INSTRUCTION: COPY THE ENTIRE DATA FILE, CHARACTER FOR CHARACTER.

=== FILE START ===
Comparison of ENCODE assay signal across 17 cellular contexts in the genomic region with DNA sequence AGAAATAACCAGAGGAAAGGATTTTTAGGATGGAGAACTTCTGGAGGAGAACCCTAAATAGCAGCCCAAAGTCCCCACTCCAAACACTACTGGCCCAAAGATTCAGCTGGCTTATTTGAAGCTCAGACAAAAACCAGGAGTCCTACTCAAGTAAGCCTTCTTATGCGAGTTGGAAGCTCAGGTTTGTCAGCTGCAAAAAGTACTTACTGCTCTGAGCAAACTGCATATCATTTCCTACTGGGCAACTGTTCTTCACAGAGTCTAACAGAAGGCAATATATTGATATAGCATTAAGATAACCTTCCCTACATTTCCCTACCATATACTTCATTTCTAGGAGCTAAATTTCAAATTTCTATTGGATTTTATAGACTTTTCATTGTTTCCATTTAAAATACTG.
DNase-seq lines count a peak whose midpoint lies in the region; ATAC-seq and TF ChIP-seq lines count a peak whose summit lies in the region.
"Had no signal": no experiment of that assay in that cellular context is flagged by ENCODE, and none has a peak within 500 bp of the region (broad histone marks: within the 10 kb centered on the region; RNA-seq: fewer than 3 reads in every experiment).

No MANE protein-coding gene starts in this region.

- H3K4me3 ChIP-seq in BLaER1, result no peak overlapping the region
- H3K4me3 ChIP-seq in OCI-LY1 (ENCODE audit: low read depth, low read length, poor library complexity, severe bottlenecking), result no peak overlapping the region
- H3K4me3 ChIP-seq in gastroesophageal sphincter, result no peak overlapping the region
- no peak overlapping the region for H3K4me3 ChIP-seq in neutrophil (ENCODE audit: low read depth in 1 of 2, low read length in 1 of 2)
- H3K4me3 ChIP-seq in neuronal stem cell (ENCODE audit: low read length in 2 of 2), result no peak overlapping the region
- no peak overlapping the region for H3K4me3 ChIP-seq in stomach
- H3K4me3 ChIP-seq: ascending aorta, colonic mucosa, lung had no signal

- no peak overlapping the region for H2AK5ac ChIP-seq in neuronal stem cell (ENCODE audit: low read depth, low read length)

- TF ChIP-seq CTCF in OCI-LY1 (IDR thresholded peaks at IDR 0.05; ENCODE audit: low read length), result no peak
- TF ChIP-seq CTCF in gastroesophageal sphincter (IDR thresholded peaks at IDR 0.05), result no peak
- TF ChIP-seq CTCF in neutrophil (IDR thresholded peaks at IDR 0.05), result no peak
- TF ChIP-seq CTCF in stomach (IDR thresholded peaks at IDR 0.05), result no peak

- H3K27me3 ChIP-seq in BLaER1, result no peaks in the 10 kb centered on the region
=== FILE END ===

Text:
Comparison of ENCODE assay signal across 17 cellular contexts in the genomic region with DNA sequence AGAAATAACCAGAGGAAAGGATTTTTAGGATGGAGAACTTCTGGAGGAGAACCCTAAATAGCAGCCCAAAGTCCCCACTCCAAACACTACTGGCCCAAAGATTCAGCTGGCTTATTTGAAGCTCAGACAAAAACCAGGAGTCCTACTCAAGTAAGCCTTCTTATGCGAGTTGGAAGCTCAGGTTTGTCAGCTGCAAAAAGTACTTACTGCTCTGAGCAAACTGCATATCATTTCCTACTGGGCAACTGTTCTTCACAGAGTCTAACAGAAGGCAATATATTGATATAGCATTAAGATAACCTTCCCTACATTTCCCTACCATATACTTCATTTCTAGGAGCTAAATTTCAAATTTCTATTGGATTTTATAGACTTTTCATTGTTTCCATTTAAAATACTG.
DNase-seq lines count a peak whose midpoint lies in the region; ATAC-seq and TF ChIP-seq lines count a peak whose summit lies in the region.
"Had no signal": no experiment of that assay in that cellular context is flagged by ENCODE, and none has a peak within 500 bp of the region (broad histone marks: within the 10 kb centered on the region; RNA-seq: fewer than 3 reads in every experiment).

No MANE protein-coding gene starts in this region.

- H3K4me3 ChIP-seq in BLaER1, result no peak overlapping the region
- H3K4me3 ChIP-seq in OCI-LY1 (ENCODE audit: low read depth, low read length, poor library complexity, severe bottlenecking), result no peak overlapping the region
- H3K4me3 ChIP-seq in gastroesophageal sphincter, result no peak overlapping the region
- no peak overlapping the region for H3K4me3 ChIP-seq in neutrophil (ENCODE audit: low read depth in 1 of 2, low read length in 1 of 2)
- H3K4me3 ChIP-seq in neuronal stem cell (ENCODE audit: low read length in 2 of 2), result no peak overlapping the region
- no peak overlapping the region for H3K4me3 ChIP-seq in stomach
- H3K4me3 ChIP-seq: ascending aorta, colonic mucosa, lung had no signal

- no peak overlapping the region for H2AK5ac ChIP-seq in neuronal stem cell (ENCODE audit: low read depth, low read length)

- TF ChIP-seq CTCF in OCI-LY1 (IDR thresholded peaks at IDR 0.05; ENCODE audit: low read length), result no peak
- TF ChIP-seq CTCF in gastroesophageal sphincter (IDR thresholded peaks at IDR 0.05), result no peak
- TF ChIP-seq CTCF in neutrophil (IDR thresholded peaks at IDR 0.05), result no peak
- TF ChIP-seq CTCF in stomach (IDR thresholded peaks at IDR 0.05), result no peak

- H3K27me3 ChIP-seq in BLaER1, result no peaks in the 10 kb centered on the region